Apparently a slightly later released news item informing us that “factory orders hit the skids” was taken as a buy signal of the “it can’t get any worse” sort. Normally it is considered bullish when the market rises on ostensibly bad news – and very often, this is actually the correct interpretation of such market action. However, one must be careful when the fundamental backdrop is subject to severe deterioration. Readers may recall that commentary on the markets was brimming over with the same type of argument in late 2007 and early 2008. In October 2007, the market in its unending wisdom priced the shares of Fannie Mae at $73 for instance.
SPX, 10 minute chart – after initially sliding on Friday, the market quickly recovered and has rallied quite a bit since then – click to enlarge.
The point is this: Although as a trader one must always respect market action, especially in the short term, one must at the same time avoid to ascribe to the mass of market participants a degree of wisdom they simply don’t possess. The market very often “knows” nothing and frequently tends to get things completely wrong. If that were not so, there would never be any buying or selling opportunities, but plenty of those obviously exist. Continue reading
The US and world economies are drifting inexorably into the next recession owing to the deflationary collapse of commodities, capital spending and world trade. These are the inevitable “morning after” consequence of the 20-year global credit binge which has now reached its apogee.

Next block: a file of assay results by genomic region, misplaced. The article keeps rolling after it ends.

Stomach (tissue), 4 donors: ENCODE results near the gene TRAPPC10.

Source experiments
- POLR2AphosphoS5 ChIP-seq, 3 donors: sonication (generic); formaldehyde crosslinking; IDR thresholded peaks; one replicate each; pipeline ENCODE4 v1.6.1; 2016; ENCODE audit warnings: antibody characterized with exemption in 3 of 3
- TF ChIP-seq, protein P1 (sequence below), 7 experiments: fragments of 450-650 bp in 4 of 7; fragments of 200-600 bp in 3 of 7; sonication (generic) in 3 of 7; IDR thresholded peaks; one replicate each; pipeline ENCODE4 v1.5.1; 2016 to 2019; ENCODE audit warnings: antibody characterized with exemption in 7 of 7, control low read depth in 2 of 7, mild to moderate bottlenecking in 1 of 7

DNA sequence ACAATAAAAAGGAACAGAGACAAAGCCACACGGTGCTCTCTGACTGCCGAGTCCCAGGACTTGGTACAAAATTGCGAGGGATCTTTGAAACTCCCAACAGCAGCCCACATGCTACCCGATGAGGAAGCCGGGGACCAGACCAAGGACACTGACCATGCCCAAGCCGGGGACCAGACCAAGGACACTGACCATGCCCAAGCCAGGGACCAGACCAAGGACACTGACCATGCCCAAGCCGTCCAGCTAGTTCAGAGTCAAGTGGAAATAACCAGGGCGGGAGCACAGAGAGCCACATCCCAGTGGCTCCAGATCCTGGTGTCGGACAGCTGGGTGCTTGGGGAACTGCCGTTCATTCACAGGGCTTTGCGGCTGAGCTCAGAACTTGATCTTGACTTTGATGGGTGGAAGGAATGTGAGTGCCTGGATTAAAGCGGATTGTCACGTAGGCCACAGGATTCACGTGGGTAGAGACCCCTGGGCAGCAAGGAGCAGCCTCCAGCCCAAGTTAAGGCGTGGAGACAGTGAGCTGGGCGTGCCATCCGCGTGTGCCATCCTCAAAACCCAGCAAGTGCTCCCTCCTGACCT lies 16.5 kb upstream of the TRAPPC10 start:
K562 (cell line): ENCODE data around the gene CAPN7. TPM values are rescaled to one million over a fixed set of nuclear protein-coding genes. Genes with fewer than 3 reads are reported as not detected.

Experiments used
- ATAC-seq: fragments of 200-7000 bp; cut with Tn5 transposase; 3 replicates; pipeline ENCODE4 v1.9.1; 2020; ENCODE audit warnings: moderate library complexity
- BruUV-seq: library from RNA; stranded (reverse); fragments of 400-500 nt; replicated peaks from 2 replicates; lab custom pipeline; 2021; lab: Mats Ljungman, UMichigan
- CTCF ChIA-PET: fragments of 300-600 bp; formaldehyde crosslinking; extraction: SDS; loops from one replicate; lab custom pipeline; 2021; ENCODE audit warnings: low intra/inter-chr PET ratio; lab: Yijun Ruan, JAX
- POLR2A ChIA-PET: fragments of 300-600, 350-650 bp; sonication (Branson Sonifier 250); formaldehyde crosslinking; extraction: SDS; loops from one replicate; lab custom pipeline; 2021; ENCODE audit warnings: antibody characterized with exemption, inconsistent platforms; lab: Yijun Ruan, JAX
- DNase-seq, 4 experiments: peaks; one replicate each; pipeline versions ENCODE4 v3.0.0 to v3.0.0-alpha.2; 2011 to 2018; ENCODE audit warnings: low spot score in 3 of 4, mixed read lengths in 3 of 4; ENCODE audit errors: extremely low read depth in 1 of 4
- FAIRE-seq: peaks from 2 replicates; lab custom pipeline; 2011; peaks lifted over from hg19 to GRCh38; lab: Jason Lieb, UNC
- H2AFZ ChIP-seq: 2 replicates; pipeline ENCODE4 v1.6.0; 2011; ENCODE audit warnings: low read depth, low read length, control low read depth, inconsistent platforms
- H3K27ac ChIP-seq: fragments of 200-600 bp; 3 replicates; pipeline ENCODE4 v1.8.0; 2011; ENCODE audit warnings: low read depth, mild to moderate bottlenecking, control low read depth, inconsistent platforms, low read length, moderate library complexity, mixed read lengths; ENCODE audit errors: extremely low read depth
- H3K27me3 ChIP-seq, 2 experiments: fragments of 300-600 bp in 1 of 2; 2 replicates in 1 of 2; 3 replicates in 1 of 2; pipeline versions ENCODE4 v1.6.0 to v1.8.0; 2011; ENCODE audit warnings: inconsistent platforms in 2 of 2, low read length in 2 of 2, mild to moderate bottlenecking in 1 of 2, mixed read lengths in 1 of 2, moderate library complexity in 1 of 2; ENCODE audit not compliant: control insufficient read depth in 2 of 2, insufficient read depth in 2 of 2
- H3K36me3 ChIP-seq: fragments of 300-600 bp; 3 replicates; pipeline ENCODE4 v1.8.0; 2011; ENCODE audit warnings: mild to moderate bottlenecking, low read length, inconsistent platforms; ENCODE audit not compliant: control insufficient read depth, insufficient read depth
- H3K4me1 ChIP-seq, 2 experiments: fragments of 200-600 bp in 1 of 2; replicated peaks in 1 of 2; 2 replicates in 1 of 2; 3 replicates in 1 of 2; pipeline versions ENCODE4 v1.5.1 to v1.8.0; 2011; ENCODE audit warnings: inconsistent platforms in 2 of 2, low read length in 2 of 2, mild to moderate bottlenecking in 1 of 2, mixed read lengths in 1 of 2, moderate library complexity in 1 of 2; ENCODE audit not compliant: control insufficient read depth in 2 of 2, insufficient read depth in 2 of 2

The apparent global boom during that period was actually a central bank driven excursion into the false economics of household borrowing to inflate consumption in the DM economies; and frenzied, uneconomic investing to inflate GDP in China and the EM.
The common denominator was falsification of financial prices. By destroying honest price discovery in the financial markets, the convoy of money-printing central banks led by the Fed elicited a huge excess of financialization relative to economic output.
The central manifestation of that was $185 trillion of debt growth during the past two decades——a stupendous explosion of credit which amounted to 3.7X the expansion of GDP.
And even that ratio is an understatement. That’s because measured GDP has been artificially bloated by the monumental worldwide malinvestment and excess capacity arising from the credit bubble. That is, phony “growth” which under the laws of economics will be liquidated in due course. Continue reading